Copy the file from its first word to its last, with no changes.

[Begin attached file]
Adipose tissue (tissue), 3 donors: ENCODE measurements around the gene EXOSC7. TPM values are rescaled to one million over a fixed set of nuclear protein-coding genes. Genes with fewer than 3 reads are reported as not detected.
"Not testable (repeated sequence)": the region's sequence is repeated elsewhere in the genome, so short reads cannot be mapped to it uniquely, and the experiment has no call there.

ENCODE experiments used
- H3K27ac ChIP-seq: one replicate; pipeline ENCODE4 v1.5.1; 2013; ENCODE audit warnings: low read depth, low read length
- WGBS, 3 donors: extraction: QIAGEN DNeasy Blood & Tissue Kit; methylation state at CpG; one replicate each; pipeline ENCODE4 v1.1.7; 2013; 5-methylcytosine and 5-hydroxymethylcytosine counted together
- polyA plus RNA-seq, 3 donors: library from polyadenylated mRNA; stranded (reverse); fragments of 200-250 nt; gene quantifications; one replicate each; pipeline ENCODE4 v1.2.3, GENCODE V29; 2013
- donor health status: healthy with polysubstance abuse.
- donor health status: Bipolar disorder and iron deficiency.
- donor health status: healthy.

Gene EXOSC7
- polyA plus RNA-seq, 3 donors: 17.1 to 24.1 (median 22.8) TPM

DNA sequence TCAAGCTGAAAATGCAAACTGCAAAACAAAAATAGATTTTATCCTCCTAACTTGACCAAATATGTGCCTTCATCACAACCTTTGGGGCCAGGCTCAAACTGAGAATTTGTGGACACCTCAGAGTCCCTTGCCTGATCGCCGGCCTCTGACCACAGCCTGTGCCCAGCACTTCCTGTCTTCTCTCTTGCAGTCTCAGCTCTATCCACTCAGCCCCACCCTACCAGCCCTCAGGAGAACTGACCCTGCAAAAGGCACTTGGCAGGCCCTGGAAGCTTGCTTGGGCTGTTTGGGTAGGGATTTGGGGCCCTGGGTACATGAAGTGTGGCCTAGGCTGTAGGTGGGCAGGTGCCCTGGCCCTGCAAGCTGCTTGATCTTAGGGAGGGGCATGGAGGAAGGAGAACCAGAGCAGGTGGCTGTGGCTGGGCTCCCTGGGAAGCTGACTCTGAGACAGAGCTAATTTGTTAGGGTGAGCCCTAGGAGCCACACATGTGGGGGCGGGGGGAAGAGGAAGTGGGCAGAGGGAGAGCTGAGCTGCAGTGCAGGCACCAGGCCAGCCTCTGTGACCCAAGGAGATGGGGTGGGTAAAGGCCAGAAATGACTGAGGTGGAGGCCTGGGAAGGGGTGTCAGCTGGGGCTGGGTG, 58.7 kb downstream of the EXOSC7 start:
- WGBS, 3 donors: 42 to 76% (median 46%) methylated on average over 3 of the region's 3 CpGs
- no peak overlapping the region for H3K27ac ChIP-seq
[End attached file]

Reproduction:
Adipose tissue (tissue), 3 donors: ENCODE measurements around the gene EXOSC7. TPM values are rescaled to one million over a fixed set of nuclear protein-coding genes. Genes with fewer than 3 reads are reported as not detected.
"Not testable (repeated sequence)": the region's sequence is repeated elsewhere in the genome, so short reads cannot be mapped to it uniquely, and the experiment has no call there.

ENCODE experiments used
- H3K27ac ChIP-seq: one replicate; pipeline ENCODE4 v1.5.1; 2013; ENCODE audit warnings: low read depth, low read length
- WGBS, 3 donors: extraction: QIAGEN DNeasy Blood & Tissue Kit; methylation state at CpG; one replicate each; pipeline ENCODE4 v1.1.7; 2013; 5-methylcytosine and 5-hydroxymethylcytosine counted together
- polyA plus RNA-seq, 3 donors: library from polyadenylated mRNA; stranded (reverse); fragments of 200-250 nt; gene quantifications; one replicate each; pipeline ENCODE4 v1.2.3, GENCODE V29; 2013
- donor health status: healthy with polysubstance abuse.
- donor health status: Bipolar disorder and iron deficiency.
- donor health status: healthy.

Gene EXOSC7
- polyA plus RNA-seq, 3 donors: 17.1 to 24.1 (median 22.8) TPM

DNA sequence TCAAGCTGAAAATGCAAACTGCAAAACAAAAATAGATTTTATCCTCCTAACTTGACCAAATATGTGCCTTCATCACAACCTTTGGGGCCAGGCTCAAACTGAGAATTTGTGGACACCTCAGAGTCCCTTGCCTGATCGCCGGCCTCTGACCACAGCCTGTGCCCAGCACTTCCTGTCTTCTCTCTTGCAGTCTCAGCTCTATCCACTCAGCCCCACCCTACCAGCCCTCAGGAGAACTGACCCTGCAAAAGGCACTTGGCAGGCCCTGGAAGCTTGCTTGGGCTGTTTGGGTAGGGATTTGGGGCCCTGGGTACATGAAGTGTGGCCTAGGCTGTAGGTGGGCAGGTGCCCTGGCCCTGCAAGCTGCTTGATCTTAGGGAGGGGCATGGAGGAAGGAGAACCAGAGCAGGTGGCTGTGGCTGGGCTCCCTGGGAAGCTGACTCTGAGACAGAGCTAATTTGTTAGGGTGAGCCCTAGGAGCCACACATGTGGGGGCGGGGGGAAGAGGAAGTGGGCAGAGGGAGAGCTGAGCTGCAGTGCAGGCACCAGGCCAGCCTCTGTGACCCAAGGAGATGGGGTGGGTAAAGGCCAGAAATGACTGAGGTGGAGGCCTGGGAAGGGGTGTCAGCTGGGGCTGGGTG, 58.7 kb downstream of the EXOSC7 start:
- WGBS, 3 donors: 42 to 76% (median 46%) methylated on average over 3 of the region's 3 CpGs
- no peak overlapping the region for H3K27ac ChIP-seq